As Mr. Anwyl points out, fleet owners’ appetite for fuel-efficiency innovations is different when diesel is $2.50 a gallon rather than $4.50 a gallon. However, we know that fossil fuel prices are volatile and higher efficiency standards act as a hedge against future increases in fuel costs.

Given the long lead time required to scale up manufacturing, companies can’t just flip a switch to produce more efficient products when fuel prices spike. Long-term standards give manufacturers the market certainty needed to develop fuel-efficient technology. In turn, the availability of fuel-efficient trucks insulates companies like ours from fuel price spikes, and ultimately protects customers from higher prices. As a shipper that bears the bulk of fuel costs through fuel surcharges, we may value fuel-efficient trucks even more than trucking companies do, but because we don’t purchase the trucks, market forces alone will not ensure the availability of cleaner trucks.

Extensive analyses, including those from independent organizations such as the National Academies of Science and the Southwest Research Institute, as well as data from the Department of Energy’s SuperTruck program, have shown that a 40 percent reduction in truck fuel consumption by 2025 is feasible and cost effective. While trucks meeting strong standards may cost more upfront, operators will see net savings in fuel costs over the life of the truck. And that’s good news for our fans and consumers too – in fact, the Consumer Federation of America estimates that strong fuel-economy standards could save the average household $250 a year. What’s not to love?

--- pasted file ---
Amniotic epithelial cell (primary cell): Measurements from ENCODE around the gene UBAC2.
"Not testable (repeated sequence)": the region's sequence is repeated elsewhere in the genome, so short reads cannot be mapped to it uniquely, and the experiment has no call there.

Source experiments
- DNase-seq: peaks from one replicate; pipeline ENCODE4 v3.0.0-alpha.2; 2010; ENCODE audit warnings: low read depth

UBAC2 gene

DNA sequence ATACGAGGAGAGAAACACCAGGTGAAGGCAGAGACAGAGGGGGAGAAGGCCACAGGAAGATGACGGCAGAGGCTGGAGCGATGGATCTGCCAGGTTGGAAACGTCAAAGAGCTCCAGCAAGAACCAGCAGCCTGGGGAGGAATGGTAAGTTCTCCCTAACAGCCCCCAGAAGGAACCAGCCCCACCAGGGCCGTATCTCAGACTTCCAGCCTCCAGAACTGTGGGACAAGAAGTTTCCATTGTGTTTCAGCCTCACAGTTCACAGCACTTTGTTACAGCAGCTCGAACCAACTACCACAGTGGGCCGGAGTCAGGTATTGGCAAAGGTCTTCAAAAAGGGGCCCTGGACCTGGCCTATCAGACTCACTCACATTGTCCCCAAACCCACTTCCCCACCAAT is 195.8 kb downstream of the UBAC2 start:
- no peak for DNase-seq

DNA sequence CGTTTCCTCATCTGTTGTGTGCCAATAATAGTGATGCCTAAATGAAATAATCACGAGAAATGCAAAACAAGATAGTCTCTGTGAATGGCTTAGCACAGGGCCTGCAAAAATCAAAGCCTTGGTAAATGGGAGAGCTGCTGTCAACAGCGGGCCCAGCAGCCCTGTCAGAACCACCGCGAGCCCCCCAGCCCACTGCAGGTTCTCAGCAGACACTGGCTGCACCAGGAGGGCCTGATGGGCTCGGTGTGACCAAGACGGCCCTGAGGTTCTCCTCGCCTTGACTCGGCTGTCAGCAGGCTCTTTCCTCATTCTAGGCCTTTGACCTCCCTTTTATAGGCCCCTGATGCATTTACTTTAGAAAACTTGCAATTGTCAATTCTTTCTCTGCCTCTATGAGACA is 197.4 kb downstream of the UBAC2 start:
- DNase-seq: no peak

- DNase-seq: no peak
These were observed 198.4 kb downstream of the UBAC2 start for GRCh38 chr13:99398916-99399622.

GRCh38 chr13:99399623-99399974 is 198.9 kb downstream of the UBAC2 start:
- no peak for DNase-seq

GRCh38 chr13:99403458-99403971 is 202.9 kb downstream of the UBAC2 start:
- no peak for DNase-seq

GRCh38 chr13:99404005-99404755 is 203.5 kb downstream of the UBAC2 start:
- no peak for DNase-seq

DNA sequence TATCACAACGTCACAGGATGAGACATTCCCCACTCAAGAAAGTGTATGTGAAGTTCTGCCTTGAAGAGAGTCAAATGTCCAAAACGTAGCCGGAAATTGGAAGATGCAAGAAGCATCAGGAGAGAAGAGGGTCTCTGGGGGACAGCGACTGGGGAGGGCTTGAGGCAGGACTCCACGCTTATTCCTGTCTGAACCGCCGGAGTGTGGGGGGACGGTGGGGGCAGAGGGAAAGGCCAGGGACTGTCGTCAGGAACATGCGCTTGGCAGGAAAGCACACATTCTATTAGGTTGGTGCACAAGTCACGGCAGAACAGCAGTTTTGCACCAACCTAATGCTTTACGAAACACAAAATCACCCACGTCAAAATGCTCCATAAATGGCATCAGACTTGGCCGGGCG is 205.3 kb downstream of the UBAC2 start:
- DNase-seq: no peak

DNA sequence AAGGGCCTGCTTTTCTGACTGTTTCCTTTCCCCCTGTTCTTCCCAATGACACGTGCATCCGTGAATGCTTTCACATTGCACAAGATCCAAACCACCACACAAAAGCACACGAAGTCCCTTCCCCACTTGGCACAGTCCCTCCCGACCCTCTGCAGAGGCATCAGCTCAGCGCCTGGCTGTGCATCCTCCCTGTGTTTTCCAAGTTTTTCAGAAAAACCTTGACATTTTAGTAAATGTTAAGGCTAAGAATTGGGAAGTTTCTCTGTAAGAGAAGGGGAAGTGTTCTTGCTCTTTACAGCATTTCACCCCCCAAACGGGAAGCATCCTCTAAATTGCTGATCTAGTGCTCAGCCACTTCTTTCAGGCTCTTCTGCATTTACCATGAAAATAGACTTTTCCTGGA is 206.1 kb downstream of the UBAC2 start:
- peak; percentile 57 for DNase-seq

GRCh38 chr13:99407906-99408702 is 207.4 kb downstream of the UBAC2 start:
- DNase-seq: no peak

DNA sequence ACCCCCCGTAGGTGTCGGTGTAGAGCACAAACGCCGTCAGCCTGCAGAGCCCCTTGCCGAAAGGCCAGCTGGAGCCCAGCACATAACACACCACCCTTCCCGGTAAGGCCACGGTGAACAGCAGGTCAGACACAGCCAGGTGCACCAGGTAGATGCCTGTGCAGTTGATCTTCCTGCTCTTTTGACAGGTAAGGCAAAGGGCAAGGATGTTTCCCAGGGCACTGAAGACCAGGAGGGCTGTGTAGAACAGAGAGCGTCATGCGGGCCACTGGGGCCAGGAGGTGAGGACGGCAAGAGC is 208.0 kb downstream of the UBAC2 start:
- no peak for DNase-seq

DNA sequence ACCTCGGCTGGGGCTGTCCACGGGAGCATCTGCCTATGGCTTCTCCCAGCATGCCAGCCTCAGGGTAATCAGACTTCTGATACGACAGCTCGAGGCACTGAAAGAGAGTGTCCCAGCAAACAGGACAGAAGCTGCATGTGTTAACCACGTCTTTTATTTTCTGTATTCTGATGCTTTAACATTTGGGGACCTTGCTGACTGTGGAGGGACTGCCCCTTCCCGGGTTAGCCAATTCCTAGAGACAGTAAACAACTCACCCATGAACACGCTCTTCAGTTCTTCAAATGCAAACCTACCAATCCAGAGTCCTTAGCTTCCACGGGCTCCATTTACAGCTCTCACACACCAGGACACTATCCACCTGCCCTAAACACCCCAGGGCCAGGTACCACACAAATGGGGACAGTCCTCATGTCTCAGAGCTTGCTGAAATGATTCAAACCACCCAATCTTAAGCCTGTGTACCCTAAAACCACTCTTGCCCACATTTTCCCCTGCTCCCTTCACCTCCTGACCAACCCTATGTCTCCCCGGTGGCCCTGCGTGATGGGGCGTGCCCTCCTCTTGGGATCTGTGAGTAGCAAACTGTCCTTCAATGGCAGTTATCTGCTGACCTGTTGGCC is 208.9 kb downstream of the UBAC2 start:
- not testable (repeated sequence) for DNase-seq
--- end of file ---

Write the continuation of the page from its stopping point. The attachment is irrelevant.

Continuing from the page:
Mr. Anwyl asks whether the trucking industry or consumers should bear the costs of greater fuel efficiency. The truth is, we already pay high costs for inefficient trucks, both financially and environmentally. The better question to ask is how will we share the savings that come from innovative advances in fuel economy among trucking companies, shippers like us, and consumers?

At Ben & Jerry’s, we are committed to doing our part in the fight against global warming.

We have a goal to reduce our carbon footprint across our entire business 80 percent by 2050. We are starting with the cow and continuing to the empty pint container. We are working to reduce emissions on our dairy farms through innovative manure management technologies, and we have installed solar panels at our flagship factory in Waterbury, Vermont. But we know we can’t hit our goal alone, and the global economy will not reduce greenhouse gas emissions fast enough to avert catastrophic climate change through the voluntary efforts of companies and industries. We need smart, targeted policies to keep our economy thriving as we address the urgent climate challenge.

Strong truck standards will help further both our economic and environmental goals; they will help us reduce our fuel costs; they will drive the innovation needed to make fuel-efficient trucks available; and they will help us tackle global warming. Getting this right – and doing it now – will ensure better outcomes for everyone for years to come. At Ben & Jerry’s, and all across the United States, we’ve got to be in it for the long haul.

Editor’s note: Jostein Solheim, a Unilever executive from Norway, became chief executive of Ben & Jerry’s in 2010. His nickname is Scooper Man and his favorite flavor is Chunky Monkey.